To avoid unwanted disasters such as meaty bones causing splintering and bleeding, never feed your cat table scraps. Onions, garlic, tomatoes, chocolate, grapes, raisins and other foods are also poisonous for kitties.read more
Your kitten's day is jam-packed with activity, so it needs the right amount of nutrition to fuel its playful pursuits. Not only that, but your kitten is also growing, seemingly by the minute. Every bite of its meals must include highly digestible protein to support this growth. Your kitten, therefore, has different dietary needs than a grown, less active adult feline. To help ensure that your little powerhouse is eating correctly, try following these dos and don'ts.
Don't judge your kitten by its cover
While your kitten may appear full-grown at about six months of age, it is still growing and maturing on the inside. The most rapid growth actually occurs during your kitten's first nine to 12 months. In fact, your kitten has twice the energy needs and nutrient requirements of an adult cat on a pound-per-pound basis.
Do feed three or four small meals daily
Your kitten might seem to have a lion's appetite, but its smaller mouth, teeth and stomach limit the amount of food that it can digest in a single meal. It may be best to divide its daily intake into at least three or four meals. Be sure to provide fresh water at all times.
Do remember that your kitten is a tiny carnivore
All cats, including kittens, are true carnivores, which means that they need meat in order to survive. This is especially true for the energetic kitten that depends on the essential amino acids provided by meat-based protein sources to fuel their activity and rapid tissue growth.
Do learn how to read pet food labels
Cats have a higher minimum requirement for protein in their food than dogs (26% to 30% vs. 18% to 22%), and these figures hold true for kittens as well as for adult cats. Besides protein, there are other important nutrients and ingredients vital to your kitten's diet:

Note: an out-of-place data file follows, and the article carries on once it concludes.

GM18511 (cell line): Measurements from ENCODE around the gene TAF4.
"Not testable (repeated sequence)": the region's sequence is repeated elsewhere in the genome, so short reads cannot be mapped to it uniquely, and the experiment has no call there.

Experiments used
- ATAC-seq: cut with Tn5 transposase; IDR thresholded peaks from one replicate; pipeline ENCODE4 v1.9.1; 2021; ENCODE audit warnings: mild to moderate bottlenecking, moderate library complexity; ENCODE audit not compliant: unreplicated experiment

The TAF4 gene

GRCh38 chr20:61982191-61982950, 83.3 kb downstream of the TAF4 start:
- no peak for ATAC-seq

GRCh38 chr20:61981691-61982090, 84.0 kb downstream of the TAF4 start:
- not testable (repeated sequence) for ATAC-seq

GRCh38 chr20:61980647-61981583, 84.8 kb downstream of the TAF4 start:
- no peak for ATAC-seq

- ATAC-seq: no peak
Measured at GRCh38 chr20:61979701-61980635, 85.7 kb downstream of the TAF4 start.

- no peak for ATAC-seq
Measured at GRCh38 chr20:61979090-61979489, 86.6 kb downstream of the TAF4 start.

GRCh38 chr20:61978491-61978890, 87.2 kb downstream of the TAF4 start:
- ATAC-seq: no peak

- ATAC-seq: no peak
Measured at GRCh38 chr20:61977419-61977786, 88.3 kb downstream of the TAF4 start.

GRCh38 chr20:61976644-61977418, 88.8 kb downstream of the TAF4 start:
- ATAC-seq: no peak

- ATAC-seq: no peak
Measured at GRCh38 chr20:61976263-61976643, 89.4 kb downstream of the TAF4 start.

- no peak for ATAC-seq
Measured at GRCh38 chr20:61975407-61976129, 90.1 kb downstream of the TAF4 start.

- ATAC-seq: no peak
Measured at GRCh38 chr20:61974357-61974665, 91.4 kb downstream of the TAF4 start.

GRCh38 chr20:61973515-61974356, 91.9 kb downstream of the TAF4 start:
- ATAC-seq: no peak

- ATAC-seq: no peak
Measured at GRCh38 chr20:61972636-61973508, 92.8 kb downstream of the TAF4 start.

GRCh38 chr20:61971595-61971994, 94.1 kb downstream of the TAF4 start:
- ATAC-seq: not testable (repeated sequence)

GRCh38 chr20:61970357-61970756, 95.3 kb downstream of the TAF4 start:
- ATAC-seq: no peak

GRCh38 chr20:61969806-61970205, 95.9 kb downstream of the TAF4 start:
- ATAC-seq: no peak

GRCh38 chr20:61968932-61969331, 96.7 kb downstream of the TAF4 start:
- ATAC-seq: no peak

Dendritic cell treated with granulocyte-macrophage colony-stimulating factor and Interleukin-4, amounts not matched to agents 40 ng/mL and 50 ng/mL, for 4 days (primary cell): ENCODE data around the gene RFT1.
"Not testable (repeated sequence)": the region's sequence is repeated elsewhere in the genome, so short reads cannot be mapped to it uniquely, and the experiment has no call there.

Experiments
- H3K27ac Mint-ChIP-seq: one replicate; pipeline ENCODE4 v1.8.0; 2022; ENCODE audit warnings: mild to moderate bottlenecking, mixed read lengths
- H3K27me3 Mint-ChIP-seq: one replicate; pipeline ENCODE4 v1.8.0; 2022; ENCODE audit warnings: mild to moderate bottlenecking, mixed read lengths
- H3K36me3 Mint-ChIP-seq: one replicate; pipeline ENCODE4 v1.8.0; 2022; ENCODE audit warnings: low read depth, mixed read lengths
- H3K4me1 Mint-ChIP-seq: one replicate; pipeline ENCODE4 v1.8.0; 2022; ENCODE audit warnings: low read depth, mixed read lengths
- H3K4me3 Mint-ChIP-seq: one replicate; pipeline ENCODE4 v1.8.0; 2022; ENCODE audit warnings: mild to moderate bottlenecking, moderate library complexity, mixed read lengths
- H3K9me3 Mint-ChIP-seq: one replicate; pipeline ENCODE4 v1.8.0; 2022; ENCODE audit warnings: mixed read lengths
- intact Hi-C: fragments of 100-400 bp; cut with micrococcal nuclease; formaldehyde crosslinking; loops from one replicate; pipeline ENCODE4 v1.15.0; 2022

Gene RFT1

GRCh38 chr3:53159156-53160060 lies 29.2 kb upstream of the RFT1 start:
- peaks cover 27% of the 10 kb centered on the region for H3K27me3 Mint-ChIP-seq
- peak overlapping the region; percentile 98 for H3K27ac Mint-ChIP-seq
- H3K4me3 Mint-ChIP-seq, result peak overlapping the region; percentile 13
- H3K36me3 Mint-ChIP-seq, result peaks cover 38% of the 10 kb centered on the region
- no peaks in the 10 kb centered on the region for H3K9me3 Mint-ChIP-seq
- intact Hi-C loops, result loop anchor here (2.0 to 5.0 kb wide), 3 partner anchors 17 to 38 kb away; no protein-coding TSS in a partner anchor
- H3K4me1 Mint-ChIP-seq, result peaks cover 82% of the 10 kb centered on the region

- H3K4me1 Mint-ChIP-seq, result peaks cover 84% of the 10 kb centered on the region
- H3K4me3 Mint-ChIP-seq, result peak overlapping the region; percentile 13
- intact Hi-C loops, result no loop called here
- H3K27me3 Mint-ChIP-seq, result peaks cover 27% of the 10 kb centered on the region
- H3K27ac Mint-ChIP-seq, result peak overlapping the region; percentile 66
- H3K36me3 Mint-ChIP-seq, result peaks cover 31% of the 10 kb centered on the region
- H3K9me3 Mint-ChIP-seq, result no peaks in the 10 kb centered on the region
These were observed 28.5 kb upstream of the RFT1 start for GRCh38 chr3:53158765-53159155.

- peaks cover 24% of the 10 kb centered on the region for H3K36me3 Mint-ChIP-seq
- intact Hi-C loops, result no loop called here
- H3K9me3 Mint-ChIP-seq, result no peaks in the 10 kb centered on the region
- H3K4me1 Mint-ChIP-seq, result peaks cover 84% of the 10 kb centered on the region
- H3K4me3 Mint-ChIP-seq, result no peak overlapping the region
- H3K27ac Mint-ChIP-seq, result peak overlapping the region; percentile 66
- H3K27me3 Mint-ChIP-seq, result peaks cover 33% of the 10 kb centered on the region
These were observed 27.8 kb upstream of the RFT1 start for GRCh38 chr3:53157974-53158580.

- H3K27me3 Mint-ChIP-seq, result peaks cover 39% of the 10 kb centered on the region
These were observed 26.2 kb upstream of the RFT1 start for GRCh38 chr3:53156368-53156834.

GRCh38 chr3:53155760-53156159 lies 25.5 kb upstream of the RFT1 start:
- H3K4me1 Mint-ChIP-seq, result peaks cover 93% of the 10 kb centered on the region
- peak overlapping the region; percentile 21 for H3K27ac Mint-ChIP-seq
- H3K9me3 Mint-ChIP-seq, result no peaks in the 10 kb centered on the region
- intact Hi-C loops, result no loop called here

These are important building blocks of nutrition. Look for them whether you choose dry or canned cat food and when you select treats.
Don't feed your kitten these foods:
Do switch to adult food at around 12 months
Your kitten enters adolescence at approximately 6 months, so, like a hungry teenager, it's still growing and in need of kitten food. As its rate of growth declines, your cat is able to eat fewer, larger meals. When your cat is about 12 months old, gradually switch to adult food. Start by mixing 25% new food with 75% kitten food, adding more and more adult food over the next week until your cat is accustomed to eating 100% adult chow. During and after this transitional phase it is not necessary to change your kitten's food for variety. If you wish to supplement its diet, serve a nutrient-dense wet food for a nutritious change of pace.
is a freelance writer and editor on subjects ranging from cat care to feline fun.
Cats reach full skeletal development when they are this old: